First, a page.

On a cold winter day a mysterious stranger shows up at the Witting Farm. He is John Witting, the father of Jacob Witting who abandoned Jacob and his mother when Jacob was little. Jacob is ... See full summary »
Buzz Rickson is a dare-devil World War II bomber pilot with a death wish. Failing at everything not involving flying, Rickson lives for the most dangerous missions. His crew lives with this... See full summary »
Shirley Anne Field
The story deals with the college rivalry of a piccolo player and an All-American halfback on the football team who both love the same co-ed. After graduation they carry their their feud and... See full summary »
Ten years ago, Faye and Lydia each opened their own bakeries in Emeryville, Ohio, after a personal and professional fall-out during a local Pumpkin Pie contest. Now their children - and ... See full summary »
Steven R. Monroe
Someday when times are better and there's money to be earned, I'll buy a place like this. My Papa used to say a man is rich if he has land. People, they come and go, but the land is always there. Got the whole world under your feet.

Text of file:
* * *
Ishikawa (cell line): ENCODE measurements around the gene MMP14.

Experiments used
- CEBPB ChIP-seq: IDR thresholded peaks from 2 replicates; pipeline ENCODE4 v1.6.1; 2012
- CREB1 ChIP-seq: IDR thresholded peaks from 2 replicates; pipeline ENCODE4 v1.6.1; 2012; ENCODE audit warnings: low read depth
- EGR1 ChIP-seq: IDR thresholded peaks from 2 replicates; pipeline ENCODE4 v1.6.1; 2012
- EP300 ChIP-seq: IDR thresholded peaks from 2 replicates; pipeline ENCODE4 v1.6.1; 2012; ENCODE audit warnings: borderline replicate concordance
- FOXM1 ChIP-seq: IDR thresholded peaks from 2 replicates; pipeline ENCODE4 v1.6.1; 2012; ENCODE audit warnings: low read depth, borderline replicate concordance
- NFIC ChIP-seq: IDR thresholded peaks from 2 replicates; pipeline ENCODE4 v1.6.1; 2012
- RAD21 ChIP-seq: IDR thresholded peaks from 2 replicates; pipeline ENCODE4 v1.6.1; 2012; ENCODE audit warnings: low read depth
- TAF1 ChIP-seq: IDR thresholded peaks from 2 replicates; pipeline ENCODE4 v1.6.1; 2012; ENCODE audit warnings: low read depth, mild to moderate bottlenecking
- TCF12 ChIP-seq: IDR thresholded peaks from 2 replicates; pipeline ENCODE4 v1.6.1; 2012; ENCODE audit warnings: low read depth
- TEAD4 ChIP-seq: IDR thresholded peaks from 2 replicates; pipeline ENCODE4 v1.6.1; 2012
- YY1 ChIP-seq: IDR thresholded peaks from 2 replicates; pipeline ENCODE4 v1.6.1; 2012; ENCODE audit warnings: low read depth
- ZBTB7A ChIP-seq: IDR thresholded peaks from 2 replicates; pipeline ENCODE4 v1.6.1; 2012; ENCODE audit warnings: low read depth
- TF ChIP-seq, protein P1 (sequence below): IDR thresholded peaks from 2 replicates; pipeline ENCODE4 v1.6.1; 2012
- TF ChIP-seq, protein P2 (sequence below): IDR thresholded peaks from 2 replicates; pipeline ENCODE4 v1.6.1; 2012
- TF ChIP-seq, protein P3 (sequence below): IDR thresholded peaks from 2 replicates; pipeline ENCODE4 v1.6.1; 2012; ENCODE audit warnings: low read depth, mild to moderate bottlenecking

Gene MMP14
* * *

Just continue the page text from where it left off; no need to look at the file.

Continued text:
The whole world. That's what I used to think.
The whole world, Jacob.
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This sequel follows two years behind "Sarah, Plain and Tall." And I loved it even better! The mail-order bride from Maine, is now part of the Witting family. She and Jacob have fallen in love and his two young children have truly become her own. Their simple, but rich life on the Kansas prairie is threatened by a terrible drought. One by one their friends and neighbors are forced to abandon their farms, but they vow to stay and fight to keep the family farm. When the wells run dry and fire threatens their very lives, they too are forced to make a decision that will tear them from their home and each other. Sarah and the two children go to Maine.
Separated by miles, but bound together by love, they learn that devotion is what makes them a family; and that love is even more powerful under trials. There are some great quotes in this movie as Sarah talks to the children. "Yes, I loved your papa's letters, but it what was between the lines that I loved the most." "What was between the lines?" "His life, that's what was between the lines. Sometimes..." "Sometimes papa's not good with words." "Sometimes what people chose to write down on paper is more important than what they say." Here is good quality family entertainment.
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